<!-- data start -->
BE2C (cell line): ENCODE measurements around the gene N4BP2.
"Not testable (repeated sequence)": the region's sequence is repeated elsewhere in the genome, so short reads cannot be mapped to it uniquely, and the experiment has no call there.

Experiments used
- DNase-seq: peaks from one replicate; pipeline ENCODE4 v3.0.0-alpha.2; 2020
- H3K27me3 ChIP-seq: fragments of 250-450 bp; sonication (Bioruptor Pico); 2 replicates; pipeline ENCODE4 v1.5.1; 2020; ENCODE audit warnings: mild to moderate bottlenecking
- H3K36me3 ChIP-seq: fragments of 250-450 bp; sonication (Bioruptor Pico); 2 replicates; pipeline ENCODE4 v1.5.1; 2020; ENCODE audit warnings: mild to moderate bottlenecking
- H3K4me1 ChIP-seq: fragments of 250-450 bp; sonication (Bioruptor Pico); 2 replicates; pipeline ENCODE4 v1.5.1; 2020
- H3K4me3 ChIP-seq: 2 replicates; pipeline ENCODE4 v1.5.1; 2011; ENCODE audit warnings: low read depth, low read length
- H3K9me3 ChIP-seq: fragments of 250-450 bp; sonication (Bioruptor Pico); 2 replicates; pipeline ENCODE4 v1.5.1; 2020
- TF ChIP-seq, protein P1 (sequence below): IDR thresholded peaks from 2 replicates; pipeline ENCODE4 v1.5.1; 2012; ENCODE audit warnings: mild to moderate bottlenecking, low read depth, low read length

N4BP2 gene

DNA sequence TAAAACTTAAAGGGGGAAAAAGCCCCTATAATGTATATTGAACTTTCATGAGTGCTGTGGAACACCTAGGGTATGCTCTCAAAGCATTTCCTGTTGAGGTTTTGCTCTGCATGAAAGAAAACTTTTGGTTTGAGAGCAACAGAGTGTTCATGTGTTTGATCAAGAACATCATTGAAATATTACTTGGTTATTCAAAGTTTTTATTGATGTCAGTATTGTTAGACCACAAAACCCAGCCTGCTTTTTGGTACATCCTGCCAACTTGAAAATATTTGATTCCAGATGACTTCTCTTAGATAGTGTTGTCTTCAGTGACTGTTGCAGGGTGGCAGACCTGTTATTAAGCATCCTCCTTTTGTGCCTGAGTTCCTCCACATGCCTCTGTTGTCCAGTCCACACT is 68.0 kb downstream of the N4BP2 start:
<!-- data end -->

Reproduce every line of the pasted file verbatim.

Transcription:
BE2C (cell line): ENCODE measurements around the gene N4BP2.
"Not testable (repeated sequence)": the region's sequence is repeated elsewhere in the genome, so short reads cannot be mapped to it uniquely, and the experiment has no call there.

Experiments used
- DNase-seq: peaks from one replicate; pipeline ENCODE4 v3.0.0-alpha.2; 2020
- H3K27me3 ChIP-seq: fragments of 250-450 bp; sonication (Bioruptor Pico); 2 replicates; pipeline ENCODE4 v1.5.1; 2020; ENCODE audit warnings: mild to moderate bottlenecking
- H3K36me3 ChIP-seq: fragments of 250-450 bp; sonication (Bioruptor Pico); 2 replicates; pipeline ENCODE4 v1.5.1; 2020; ENCODE audit warnings: mild to moderate bottlenecking
- H3K4me1 ChIP-seq: fragments of 250-450 bp; sonication (Bioruptor Pico); 2 replicates; pipeline ENCODE4 v1.5.1; 2020
- H3K4me3 ChIP-seq: 2 replicates; pipeline ENCODE4 v1.5.1; 2011; ENCODE audit warnings: low read depth, low read length
- H3K9me3 ChIP-seq: fragments of 250-450 bp; sonication (Bioruptor Pico); 2 replicates; pipeline ENCODE4 v1.5.1; 2020
- TF ChIP-seq, protein P1 (sequence below): IDR thresholded peaks from 2 replicates; pipeline ENCODE4 v1.5.1; 2012; ENCODE audit warnings: mild to moderate bottlenecking, low read depth, low read length

N4BP2 gene

DNA sequence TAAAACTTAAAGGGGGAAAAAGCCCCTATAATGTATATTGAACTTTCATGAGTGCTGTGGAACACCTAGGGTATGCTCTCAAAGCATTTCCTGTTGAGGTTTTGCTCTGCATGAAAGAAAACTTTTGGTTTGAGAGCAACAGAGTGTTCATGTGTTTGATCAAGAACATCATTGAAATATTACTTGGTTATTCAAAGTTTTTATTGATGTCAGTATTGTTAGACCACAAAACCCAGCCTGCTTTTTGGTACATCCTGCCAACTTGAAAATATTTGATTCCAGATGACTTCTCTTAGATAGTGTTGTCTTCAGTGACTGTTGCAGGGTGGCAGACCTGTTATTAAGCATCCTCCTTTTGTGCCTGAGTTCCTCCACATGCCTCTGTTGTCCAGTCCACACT is 68.0 kb downstream of the N4BP2 start: